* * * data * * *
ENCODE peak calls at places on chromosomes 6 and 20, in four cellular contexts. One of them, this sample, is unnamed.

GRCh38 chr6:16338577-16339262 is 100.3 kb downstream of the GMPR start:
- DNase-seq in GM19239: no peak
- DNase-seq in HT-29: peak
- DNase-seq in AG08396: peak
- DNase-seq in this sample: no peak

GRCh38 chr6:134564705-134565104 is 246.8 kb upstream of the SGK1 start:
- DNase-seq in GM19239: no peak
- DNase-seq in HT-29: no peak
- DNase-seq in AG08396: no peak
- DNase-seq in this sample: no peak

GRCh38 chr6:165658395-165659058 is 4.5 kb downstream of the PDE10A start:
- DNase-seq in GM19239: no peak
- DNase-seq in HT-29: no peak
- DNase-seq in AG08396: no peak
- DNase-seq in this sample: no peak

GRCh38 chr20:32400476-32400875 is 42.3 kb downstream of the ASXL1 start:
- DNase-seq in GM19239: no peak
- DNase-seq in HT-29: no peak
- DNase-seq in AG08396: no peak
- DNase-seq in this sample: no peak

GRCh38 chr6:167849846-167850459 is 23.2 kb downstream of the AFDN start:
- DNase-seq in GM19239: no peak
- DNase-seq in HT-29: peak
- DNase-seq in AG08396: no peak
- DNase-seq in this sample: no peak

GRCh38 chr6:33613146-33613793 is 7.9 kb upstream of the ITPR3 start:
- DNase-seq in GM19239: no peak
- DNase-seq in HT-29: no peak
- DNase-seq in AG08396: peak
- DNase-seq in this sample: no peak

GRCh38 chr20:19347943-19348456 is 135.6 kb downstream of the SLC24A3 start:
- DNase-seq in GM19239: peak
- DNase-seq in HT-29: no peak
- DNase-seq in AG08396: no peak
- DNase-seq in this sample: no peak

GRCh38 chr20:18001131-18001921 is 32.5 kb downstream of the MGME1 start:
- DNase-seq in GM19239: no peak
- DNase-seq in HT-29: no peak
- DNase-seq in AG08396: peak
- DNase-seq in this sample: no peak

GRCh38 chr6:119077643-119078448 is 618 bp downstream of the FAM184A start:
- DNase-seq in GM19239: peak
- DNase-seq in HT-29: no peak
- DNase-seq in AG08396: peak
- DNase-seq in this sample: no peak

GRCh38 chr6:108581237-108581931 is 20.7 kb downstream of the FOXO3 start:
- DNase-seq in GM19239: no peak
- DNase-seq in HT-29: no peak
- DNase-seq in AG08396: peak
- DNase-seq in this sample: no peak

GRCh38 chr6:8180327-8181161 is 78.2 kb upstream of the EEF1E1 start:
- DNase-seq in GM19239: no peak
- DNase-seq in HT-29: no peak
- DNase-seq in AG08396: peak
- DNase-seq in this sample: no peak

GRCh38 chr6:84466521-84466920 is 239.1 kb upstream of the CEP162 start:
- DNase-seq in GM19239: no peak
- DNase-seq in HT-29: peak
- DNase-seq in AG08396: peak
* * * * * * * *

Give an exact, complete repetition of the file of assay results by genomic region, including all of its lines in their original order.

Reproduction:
ENCODE peak calls at places on chromosomes 6 and 20, in four cellular contexts. One of them, this sample, is unnamed.

GRCh38 chr6:16338577-16339262 is 100.3 kb downstream of the GMPR start:
- DNase-seq in GM19239: no peak
- DNase-seq in HT-29: peak
- DNase-seq in AG08396: peak
- DNase-seq in this sample: no peak

GRCh38 chr6:134564705-134565104 is 246.8 kb upstream of the SGK1 start:
- DNase-seq in GM19239: no peak
- DNase-seq in HT-29: no peak
- DNase-seq in AG08396: no peak
- DNase-seq in this sample: no peak

GRCh38 chr6:165658395-165659058 is 4.5 kb downstream of the PDE10A start:
- DNase-seq in GM19239: no peak
- DNase-seq in HT-29: no peak
- DNase-seq in AG08396: no peak
- DNase-seq in this sample: no peak

GRCh38 chr20:32400476-32400875 is 42.3 kb downstream of the ASXL1 start:
- DNase-seq in GM19239: no peak
- DNase-seq in HT-29: no peak
- DNase-seq in AG08396: no peak
- DNase-seq in this sample: no peak

GRCh38 chr6:167849846-167850459 is 23.2 kb downstream of the AFDN start:
- DNase-seq in GM19239: no peak
- DNase-seq in HT-29: peak
- DNase-seq in AG08396: no peak
- DNase-seq in this sample: no peak

GRCh38 chr6:33613146-33613793 is 7.9 kb upstream of the ITPR3 start:
- DNase-seq in GM19239: no peak
- DNase-seq in HT-29: no peak
- DNase-seq in AG08396: peak
- DNase-seq in this sample: no peak

GRCh38 chr20:19347943-19348456 is 135.6 kb downstream of the SLC24A3 start:
- DNase-seq in GM19239: peak
- DNase-seq in HT-29: no peak
- DNase-seq in AG08396: no peak
- DNase-seq in this sample: no peak

GRCh38 chr20:18001131-18001921 is 32.5 kb downstream of the MGME1 start:
- DNase-seq in GM19239: no peak
- DNase-seq in HT-29: no peak
- DNase-seq in AG08396: peak
- DNase-seq in this sample: no peak

GRCh38 chr6:119077643-119078448 is 618 bp downstream of the FAM184A start:
- DNase-seq in GM19239: peak
- DNase-seq in HT-29: no peak
- DNase-seq in AG08396: peak
- DNase-seq in this sample: no peak

GRCh38 chr6:108581237-108581931 is 20.7 kb downstream of the FOXO3 start:
- DNase-seq in GM19239: no peak
- DNase-seq in HT-29: no peak
- DNase-seq in AG08396: peak
- DNase-seq in this sample: no peak

GRCh38 chr6:8180327-8181161 is 78.2 kb upstream of the EEF1E1 start:
- DNase-seq in GM19239: no peak
- DNase-seq in HT-29: no peak
- DNase-seq in AG08396: peak
- DNase-seq in this sample: no peak

GRCh38 chr6:84466521-84466920 is 239.1 kb upstream of the CEP162 start:
- DNase-seq in GM19239: no peak
- DNase-seq in HT-29: peak
- DNase-seq in AG08396: peak